The Other Presidential Candidate’s “Race” Speech

By Guest Columnist Apr 01, 2008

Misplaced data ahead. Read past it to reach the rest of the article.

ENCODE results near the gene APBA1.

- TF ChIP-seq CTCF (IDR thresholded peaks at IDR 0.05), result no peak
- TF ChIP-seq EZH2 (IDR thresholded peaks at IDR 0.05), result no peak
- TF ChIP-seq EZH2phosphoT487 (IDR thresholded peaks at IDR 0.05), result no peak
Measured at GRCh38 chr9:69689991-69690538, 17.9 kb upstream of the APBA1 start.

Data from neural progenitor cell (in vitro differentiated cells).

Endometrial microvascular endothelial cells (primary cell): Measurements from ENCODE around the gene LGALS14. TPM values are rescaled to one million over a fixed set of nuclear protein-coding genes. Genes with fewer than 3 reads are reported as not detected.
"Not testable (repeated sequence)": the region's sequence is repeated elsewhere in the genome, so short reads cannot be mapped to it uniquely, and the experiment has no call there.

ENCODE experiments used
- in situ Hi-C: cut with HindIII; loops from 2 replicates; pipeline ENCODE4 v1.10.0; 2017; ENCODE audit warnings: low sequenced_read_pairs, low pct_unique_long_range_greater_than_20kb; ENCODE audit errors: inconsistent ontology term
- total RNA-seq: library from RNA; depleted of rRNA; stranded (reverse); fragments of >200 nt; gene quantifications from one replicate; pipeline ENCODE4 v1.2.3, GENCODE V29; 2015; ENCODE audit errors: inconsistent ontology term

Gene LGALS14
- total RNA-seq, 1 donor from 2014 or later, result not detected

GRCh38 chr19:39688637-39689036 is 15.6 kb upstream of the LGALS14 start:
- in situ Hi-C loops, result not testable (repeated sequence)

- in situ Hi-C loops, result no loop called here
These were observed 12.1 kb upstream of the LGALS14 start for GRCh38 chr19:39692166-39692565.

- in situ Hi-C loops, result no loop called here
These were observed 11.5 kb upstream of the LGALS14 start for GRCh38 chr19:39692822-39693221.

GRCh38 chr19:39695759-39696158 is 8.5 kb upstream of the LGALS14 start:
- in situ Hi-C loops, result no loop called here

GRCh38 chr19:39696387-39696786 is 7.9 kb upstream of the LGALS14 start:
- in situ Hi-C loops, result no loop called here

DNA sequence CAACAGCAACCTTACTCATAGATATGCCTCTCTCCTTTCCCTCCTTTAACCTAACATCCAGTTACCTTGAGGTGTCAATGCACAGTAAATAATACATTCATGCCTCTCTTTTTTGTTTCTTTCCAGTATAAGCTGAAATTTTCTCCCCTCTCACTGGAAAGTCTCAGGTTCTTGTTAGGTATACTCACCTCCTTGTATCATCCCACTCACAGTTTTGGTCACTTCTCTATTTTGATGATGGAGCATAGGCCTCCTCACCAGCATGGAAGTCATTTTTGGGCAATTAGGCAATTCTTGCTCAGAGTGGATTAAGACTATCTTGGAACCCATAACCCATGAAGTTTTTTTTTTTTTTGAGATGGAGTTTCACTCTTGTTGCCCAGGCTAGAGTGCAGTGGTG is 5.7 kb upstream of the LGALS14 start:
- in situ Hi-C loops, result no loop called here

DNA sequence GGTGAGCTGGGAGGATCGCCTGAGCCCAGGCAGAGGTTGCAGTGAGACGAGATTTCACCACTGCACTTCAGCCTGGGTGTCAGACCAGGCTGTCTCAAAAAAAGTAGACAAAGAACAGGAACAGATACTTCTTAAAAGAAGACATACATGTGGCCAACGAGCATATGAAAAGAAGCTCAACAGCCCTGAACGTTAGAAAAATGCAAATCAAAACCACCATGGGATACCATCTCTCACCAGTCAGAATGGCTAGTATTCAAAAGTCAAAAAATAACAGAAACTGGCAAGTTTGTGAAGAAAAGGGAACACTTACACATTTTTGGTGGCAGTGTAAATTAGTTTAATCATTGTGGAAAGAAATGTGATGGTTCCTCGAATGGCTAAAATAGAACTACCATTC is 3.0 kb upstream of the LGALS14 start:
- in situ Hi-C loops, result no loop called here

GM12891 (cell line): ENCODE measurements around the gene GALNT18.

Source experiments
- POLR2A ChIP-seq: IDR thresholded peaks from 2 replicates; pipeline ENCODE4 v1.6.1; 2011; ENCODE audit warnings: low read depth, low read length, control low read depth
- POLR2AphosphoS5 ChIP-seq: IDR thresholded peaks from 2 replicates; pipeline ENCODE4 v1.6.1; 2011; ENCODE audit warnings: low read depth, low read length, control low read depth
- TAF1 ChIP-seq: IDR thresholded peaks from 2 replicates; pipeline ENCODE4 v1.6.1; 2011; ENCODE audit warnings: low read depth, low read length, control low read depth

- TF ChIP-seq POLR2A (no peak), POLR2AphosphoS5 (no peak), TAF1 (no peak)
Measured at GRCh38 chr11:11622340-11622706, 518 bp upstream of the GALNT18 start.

By Victor Goode In the aftermath of Obama’s speech on race, many pundits seemed at a loss about how to analyze it or what to compare it to. It didn’t have the evangelical sweep of Kings eloquent oratory, or the rhythmic cadences of a Jesse Jackson. It certainly wasn’t the strident militancy of a Malcolm X. Some said it had a Kennedy like quality, but since JFK never gave a campaign speech about race they likened it to his speech about religious bias. Many pundits picked apart Obama’s speech, more for what they claim it didn’t say than for what it did. Strangely, they forgot that another presidential candidate had given a speech that was very much about race, but was scarcely characterized that way either then or now. In 1980, eager to attack the weakened presidency of Jimmy Carter, Ronald Reagan kicked off his campaign for the presidency with a speech, in of all places, the Neshoba County Fair just outside of Philadelphia, Mississippi. His defenders say this choice was innocent of any “racial message.” After all, Carter was elected in 1976 because he had carried the South and the Republicans felt they had to steal some of Carter’s base to defeat him in 1980. But on closer examination those rationales ring hollow. Mississippi only had seven electoral votes—hardly the prize of a real battleground state. Virginia or North Carolina with nearly twice Mississippi’s electoral votes would have been a more logical choice. It was clear that the kick off of their “southern strategy” was not just about votes—it was about white votes. Philadelphia, Mississippi, with its history of racism was chosen to send a message that the Republicans, long characterized as the party of “big business” were poised to take over on matters of race where the “Dixiecrats” left off. In his address, Reagan didn’t use the “segregation forever” slogans of the old southern politicians. Instead he spoke about “states rights,” polite code words for segregation. He called for “less federal” involvement in the affairs of the states knowing that up to that point the only real efforts to enforce civil rights laws had come from the federal government. Federal marshals had escorted James Meredith into the University of Mississippi, and federal authorities had unsuccessfully attempted to prosecute the murderers of Medgar Evers. And it was the federal Justice Department that had investigated the murders of the three young civil rights workers Chaney, Schwerner, and Goodman who were murdered by Klansmen only a few miles from where presidential hopeful Ronald Reagan spoke those words. Reagan’s message about race couldn’t have been clearer, and Philadelphia, Mississippi provided the old actor with the perfect set for his “race card” performance. This scarcely veiled attack was not just directed to the federal courts and Carter’s Justice Department. It was a message to whites and Blacks throughout the South that the civil rights partnership with the federal government, strained though it always had been, was about to come to an abrupt end. There was much the pundits could have said about these two very important speeches on race. Obama spoke about a hopeful future of racial reconciliation, but Reagan openly identified with a shameful past. Where Obama recognized the reality of race in America, including its complexities, Reagan acted as if the Mississippi Delta’s poor Blacks, living in shanties and attending segregated schools, were no more unusual than magnolias in the spring. Reagan’s “states’ rights” rhetoric was not without its tragic fulfillment. He would go on to embrace segregation in Bob Jones University, vigorously oppose affirmative action, foot-drag on school desegregation and appoint federal judges that characterized the equal protection clause of the Fourteenth Amendment as a mere historical relic. So what do we learn from what the pundits failed to see? History does matter. Words do give us a glimpse of the future and obscuring the realities of race, as the press was so quick to do with Ronald Reagan, both then and now point to the very real dangers of reliving a past if we allow it to conveniently be forgotten. Victor Goode is a law professor at City University of New York Law School.